CEO Paula Kerger spoke with the Hollywood Reporter about how social media added to the success of the show.
“The fact that people were able to talk about it on social media, I think it just fed [Downton’s popularity],” said Kerger.
She added that the show’s award for best miniseries was the Golden Globes’ most tweeted moment.
“We hope that work that we do will create conversations. And to see the kind of conversations that are happening around Downton has been really fun," Kerger told the Hollywood Reporter.
She added that the success of the show has afforded the public broadcaster the chance to invest in other things they believe in also.
“It is indeed possible to break new ground across genres and platforms while consistently staying true to our values,” Kerger said. “We’re very focused on kids 2-8, that’s were we know we can make an investment and it really can make a difference.”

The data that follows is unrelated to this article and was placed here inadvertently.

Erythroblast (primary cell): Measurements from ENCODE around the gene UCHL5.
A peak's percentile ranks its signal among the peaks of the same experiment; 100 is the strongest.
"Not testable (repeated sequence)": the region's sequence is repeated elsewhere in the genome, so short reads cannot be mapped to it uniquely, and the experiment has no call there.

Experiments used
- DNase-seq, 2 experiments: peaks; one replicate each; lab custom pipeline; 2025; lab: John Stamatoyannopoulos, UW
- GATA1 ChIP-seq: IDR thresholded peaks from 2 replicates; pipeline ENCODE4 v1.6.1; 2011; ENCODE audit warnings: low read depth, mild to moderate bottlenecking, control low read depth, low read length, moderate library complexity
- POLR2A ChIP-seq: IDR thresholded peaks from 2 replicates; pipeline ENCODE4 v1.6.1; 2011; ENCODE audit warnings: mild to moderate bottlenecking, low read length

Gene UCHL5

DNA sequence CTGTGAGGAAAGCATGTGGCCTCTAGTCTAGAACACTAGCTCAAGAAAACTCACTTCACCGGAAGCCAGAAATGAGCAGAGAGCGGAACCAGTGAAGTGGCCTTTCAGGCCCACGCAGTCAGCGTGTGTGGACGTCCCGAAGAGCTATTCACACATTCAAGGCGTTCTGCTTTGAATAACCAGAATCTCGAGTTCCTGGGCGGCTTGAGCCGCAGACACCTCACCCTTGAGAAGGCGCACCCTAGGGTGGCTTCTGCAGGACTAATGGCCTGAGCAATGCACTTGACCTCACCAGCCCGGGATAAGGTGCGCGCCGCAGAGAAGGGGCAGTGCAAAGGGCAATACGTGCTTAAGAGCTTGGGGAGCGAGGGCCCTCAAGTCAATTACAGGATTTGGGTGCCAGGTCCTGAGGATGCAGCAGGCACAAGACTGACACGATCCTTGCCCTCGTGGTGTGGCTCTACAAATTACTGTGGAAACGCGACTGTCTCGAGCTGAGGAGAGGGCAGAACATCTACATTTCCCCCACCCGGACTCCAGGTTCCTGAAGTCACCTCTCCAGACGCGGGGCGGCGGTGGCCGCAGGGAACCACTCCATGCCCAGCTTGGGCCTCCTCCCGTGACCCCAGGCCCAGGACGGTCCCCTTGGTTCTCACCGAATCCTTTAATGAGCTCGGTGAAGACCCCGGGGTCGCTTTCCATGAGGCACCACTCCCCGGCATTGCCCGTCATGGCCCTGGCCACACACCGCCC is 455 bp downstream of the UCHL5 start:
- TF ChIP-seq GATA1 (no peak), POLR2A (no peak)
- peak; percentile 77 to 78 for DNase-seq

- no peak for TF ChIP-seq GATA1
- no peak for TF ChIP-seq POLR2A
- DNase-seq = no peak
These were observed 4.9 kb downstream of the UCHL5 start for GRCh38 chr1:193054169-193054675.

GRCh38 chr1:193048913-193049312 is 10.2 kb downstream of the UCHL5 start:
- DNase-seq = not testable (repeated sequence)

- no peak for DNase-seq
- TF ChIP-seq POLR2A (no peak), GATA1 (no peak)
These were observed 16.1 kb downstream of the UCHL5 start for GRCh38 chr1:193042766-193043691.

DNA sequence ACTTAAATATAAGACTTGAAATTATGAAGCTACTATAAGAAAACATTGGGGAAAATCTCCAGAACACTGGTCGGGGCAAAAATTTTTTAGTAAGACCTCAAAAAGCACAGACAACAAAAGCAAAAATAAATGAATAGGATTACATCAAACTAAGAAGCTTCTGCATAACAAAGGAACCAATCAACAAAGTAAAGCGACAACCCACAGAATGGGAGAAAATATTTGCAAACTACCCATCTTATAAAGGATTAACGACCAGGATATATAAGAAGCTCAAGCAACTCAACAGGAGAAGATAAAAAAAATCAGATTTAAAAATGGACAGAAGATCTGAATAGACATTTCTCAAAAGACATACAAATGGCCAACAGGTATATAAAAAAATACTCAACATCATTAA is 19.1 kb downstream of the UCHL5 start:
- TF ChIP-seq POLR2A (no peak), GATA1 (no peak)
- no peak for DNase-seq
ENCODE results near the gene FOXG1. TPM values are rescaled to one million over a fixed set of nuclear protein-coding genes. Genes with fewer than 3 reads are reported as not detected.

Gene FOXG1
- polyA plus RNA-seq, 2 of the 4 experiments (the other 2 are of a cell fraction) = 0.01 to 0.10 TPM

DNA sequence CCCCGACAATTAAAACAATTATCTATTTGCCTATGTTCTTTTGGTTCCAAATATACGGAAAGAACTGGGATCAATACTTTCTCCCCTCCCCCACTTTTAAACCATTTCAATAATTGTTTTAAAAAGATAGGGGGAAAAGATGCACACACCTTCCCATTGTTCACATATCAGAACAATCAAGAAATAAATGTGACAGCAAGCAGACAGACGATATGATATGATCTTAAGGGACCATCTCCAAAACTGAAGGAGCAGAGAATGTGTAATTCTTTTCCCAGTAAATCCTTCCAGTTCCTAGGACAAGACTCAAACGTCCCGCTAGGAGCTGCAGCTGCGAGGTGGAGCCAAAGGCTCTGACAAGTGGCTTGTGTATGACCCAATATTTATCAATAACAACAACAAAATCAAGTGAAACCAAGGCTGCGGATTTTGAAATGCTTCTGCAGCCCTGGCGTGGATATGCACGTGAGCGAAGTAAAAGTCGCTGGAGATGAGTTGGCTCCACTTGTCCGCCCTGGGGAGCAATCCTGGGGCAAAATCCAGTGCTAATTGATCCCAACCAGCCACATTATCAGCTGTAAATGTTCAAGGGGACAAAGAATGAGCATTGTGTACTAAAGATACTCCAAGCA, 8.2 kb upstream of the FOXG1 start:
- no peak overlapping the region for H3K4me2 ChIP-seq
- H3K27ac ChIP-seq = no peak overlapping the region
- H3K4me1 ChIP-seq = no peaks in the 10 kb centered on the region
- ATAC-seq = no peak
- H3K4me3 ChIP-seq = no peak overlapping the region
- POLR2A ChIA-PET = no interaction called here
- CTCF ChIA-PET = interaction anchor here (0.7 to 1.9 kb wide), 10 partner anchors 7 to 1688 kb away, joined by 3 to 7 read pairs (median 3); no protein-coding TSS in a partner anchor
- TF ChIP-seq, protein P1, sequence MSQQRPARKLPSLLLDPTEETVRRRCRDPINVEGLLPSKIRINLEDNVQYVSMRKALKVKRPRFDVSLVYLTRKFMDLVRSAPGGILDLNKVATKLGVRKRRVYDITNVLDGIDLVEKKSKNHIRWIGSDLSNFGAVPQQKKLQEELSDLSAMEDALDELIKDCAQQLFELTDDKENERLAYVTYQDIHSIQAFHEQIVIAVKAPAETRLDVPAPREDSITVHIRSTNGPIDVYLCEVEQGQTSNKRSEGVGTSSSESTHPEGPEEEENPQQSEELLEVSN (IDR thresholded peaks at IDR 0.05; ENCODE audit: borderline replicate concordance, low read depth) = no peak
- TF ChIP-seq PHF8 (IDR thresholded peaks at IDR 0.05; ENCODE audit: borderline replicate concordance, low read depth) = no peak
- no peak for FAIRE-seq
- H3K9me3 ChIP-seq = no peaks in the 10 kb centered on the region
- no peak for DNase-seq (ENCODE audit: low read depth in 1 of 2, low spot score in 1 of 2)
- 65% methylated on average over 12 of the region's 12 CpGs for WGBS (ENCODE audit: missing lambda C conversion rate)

The network also received an Emmy nomination for best reality show with Antiques Roadshow. But Kerger said she has no interest in creating a kids' show in the same vein, or any other show for that matter.
“I’m not looking to create reality TV on public television,” she said, although they did premiere their first competition series Market Warriors this week.
In fact, the network finds it important to put content in front of anything else, especially when it comes into children’s shows.
“We think a lot about the images that particularly the most impressionable [viewers] are confronted with,” she said, adding that she is not a fan of networks “bombard[ing] children with images” that might be negative.
Season three of Downton Abbey will premiere on PBS in January.
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